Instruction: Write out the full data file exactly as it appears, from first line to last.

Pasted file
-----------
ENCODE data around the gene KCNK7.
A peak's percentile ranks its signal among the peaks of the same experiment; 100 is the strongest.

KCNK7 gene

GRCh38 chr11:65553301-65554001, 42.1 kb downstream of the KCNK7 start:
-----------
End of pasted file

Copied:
ENCODE data around the gene KCNK7.
A peak's percentile ranks its signal among the peaks of the same experiment; 100 is the strongest.

KCNK7 gene

GRCh38 chr11:65553301-65554001, 42.1 kb downstream of the KCNK7 start: